7

I have hundreds of text files that include chemical formulas together with narrative including numerical values. The formulas are always preceded by white spaces but can be followed by white spaces, commas, periods, etc.

The problem is: the formulas are not formatted to display numbers as subscripts e.g.:

H2SO4, C5H11OH.

I want to format the subscripts as HTML tags, e.g.:

H<sub>2</sub>SO<sub>4</sub>, C<sub>5</sub>H<sub>11</sub>OH

So that subscripts render in HTML, e.g.:

H2SO4, C5H11OH

I have toyed with accomplishing this with Java, php, etc., but the implementations are necessarily messy and awkward. I suspect that there is an elegant sed/awk approach.

Clearly, part of the solution is to craft a regular expression that matches a letter followed by one or more digits as a formula detection mechanism (there may be false positives that I will manually correct later). Then, given a formula so identified, a sed replacement needs to precede each digit or sequence of digits with the sub tag and follow it with a sub tag closure.

There must be a one-liner that does this, but I'm over my head.

Any ideas?

  • So, is there a reason you added an image rather than an inline code block? See more formatting help: help center – cat Apr 22 '16 at 1:41
4

E.g.:

sed -r 's:([A-Za-z])([0-9]+):\1<sub>\2</sub>:g'  

should do the job.

(Match a letter followed by a group of digits and remember it as \1 and \2. Replace all of that by the same letter (\1) plus the digit group (\2) enclosed in the sub tag.)

3

Since you mention there may be false positives to manually correct later, you may want to consider a slightly more robust form which incorporates the following restrictions:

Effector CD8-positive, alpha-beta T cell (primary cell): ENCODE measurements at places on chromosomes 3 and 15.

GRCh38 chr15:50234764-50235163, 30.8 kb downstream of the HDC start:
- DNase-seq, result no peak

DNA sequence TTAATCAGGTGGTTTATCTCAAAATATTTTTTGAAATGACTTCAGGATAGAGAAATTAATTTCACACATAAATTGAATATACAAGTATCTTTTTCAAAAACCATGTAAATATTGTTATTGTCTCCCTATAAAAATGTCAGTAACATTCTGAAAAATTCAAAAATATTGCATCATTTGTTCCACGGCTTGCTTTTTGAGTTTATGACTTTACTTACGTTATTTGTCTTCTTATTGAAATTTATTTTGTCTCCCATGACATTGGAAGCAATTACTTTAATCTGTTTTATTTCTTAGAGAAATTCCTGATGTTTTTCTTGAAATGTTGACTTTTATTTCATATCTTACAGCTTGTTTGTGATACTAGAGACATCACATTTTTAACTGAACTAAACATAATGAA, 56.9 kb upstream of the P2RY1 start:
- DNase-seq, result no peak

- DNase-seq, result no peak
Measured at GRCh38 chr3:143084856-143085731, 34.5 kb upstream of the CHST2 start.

1. All chemical symbols start with an uppercase letter.
  2. All chemical symbols are either a single uppercase letter or a single uppercase letter followed by a single lower case letter, excepting only temporary designators which I will ignore.

Given these you could try, for instance:

sed 's|\([[:upper:]][[:lower:]]\{0,1\}\)\([0-9]\{1,\}\)|\1<sub>\2</sub>|g'

With the non-POSIX -r option this becomes slightly more readable but less portable:

sed -r 's|([[:upper:]][[:lower:]]?)([0-9]+)|\1<sub>\2</sub>|g'

This could be improved still further by ensuring that the entire "word" being worked on contained no consecutive lowercase letters, and of course could be improved even further by checking specifically for each possible chemical symbol, but that gets fancier and fancier for less payoff. The above should drastically reduce false positives already.

  • 2
    As per unix.stackexchange.com/questions/267148/… you can use -E instead of -r and remain "POSIX-y". – Dani_l Apr 22 '16 at 7:01
  • It's not less portable - it's just as portable as the first one is (that is, not portable; for portable BRE see OP's answer). – don_crissti Apr 22 '16 at 16:03
  • @don_crissti, which part of my first command is non-POSIX? – Wildcard Apr 22 '16 at 17:32
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    \? and \+ ... gnu sed and other apps/implementations are "smart" so they understand those qualifiers even if - per the standard - they're not BRE. – don_crissti Apr 22 '16 at 17:45
  • @don_crissti, thanks; I never realized that. I see that it doesn't work in BSD sed as originally written. I've now fixed it to use POSIX specified quantifiers. – Wildcard Apr 22 '16 at 19:58
2

Grouping and back references were the trick. Thanks for the push in the right direction. In the end, I used the following:

sed 's/\([A-Z][a-z]*\)\([0-9][0-9]*\)/\1<sub>\2<\/sub>/g' file

This tolerates the cases where a header, e.g. h2, occurs in the document.

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